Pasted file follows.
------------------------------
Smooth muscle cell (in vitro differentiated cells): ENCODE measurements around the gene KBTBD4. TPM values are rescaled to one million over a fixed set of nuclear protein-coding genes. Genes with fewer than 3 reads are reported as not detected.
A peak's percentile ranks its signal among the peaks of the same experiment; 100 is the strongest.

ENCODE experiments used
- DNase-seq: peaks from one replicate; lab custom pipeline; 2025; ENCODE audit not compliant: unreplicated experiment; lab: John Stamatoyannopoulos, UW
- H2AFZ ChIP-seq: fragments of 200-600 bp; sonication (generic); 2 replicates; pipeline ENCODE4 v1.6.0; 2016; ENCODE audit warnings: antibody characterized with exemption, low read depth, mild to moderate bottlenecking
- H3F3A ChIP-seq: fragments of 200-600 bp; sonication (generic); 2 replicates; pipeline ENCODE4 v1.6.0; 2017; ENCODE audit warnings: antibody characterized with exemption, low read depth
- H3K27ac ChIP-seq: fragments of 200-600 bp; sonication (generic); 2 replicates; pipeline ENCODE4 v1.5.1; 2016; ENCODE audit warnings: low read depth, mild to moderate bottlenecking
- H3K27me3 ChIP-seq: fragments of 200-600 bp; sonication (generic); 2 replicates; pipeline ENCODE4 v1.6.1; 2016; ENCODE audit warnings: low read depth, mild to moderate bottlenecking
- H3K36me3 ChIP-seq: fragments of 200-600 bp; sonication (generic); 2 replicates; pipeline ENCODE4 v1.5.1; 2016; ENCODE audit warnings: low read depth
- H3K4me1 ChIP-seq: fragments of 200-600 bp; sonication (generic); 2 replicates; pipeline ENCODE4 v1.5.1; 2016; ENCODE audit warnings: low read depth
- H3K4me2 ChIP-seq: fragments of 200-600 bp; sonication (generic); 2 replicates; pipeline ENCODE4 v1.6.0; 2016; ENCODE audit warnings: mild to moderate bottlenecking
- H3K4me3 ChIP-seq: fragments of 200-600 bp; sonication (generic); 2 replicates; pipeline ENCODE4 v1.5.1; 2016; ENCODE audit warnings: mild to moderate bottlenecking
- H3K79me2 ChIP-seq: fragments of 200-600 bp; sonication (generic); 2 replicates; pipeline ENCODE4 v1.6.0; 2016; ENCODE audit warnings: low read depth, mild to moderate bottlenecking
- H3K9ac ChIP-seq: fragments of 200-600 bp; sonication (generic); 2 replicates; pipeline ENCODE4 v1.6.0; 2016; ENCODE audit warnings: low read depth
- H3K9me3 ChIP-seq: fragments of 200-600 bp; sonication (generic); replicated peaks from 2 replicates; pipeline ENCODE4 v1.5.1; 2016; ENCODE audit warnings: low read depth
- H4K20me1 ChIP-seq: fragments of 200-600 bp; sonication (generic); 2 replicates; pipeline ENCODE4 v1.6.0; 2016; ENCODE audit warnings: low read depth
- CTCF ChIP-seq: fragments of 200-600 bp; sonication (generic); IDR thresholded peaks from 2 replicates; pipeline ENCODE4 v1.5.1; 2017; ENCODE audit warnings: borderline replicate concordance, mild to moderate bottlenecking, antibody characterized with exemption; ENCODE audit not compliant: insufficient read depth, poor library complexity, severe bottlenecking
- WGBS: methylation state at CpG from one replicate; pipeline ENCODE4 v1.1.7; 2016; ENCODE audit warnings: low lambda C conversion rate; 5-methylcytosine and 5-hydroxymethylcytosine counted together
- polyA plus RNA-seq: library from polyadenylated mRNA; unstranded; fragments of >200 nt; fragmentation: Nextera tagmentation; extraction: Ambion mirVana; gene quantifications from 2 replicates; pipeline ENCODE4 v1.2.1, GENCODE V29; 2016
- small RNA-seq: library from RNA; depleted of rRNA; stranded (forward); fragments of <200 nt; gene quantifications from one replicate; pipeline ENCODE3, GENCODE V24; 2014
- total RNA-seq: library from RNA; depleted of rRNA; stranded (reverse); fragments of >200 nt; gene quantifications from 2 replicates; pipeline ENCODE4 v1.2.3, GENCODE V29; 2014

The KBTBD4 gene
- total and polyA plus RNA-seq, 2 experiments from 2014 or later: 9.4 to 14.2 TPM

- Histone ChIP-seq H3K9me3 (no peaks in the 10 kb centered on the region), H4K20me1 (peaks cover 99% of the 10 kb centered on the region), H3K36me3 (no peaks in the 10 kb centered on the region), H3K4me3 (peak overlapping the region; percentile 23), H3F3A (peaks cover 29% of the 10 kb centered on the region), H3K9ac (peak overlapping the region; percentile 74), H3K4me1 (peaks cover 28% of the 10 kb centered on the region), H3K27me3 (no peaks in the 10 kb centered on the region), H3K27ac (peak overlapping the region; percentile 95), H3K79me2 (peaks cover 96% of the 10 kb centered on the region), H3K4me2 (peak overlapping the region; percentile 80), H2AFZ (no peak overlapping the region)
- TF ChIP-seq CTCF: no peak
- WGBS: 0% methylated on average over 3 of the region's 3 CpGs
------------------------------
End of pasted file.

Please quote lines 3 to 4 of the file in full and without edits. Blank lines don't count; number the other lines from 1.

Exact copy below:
ENCODE experiments used
- DNase-seq: peaks from one replicate; lab custom pipeline; 2025; ENCODE audit not compliant: unreplicated experiment; lab: John Stamatoyannopoulos, UW